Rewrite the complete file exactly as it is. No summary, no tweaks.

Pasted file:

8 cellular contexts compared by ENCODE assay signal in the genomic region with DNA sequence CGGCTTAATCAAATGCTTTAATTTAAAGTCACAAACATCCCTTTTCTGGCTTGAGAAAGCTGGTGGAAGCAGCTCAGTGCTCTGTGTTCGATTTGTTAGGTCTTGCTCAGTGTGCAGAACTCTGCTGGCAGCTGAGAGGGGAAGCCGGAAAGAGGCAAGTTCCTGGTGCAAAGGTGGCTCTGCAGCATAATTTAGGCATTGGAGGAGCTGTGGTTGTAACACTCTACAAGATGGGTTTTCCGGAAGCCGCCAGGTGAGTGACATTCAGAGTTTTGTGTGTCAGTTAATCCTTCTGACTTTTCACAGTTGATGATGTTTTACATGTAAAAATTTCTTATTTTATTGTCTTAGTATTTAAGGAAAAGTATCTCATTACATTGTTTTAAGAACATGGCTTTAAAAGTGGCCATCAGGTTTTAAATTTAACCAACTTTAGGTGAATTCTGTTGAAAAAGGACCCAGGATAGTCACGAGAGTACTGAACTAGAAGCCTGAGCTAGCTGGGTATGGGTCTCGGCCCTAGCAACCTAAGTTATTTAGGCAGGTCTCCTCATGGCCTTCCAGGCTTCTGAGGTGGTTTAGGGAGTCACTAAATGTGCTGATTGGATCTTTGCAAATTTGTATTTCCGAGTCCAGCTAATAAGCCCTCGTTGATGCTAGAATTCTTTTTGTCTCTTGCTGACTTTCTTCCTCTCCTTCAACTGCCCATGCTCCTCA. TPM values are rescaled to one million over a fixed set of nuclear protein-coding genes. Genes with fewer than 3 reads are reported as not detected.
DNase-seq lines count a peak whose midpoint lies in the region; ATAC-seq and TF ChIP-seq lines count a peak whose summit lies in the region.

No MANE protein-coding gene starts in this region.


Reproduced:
8 cellular contexts compared by ENCODE assay signal in the genomic region with DNA sequence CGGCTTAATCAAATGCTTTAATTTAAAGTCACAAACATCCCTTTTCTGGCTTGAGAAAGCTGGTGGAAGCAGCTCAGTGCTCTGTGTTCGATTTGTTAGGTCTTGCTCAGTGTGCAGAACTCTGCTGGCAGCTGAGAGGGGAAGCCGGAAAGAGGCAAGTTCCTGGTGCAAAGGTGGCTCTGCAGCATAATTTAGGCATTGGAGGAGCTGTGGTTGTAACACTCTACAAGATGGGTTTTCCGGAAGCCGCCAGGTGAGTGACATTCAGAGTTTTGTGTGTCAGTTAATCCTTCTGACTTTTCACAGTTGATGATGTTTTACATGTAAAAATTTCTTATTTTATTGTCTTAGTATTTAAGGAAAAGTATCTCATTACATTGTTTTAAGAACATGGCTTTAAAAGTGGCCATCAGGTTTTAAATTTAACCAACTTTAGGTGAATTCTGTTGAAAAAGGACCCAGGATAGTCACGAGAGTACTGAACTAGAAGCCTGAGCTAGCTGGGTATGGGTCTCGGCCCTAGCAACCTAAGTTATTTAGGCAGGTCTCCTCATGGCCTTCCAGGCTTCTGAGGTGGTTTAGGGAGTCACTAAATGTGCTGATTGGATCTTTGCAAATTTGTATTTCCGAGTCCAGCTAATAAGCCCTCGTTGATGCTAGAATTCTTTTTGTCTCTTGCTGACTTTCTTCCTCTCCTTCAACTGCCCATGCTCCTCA. TPM values are rescaled to one million over a fixed set of nuclear protein-coding genes. Genes with fewer than 3 reads are reported as not detected.
DNase-seq lines count a peak whose midpoint lies in the region; ATAC-seq and TF ChIP-seq lines count a peak whose summit lies in the region.

No MANE protein-coding gene starts in this region.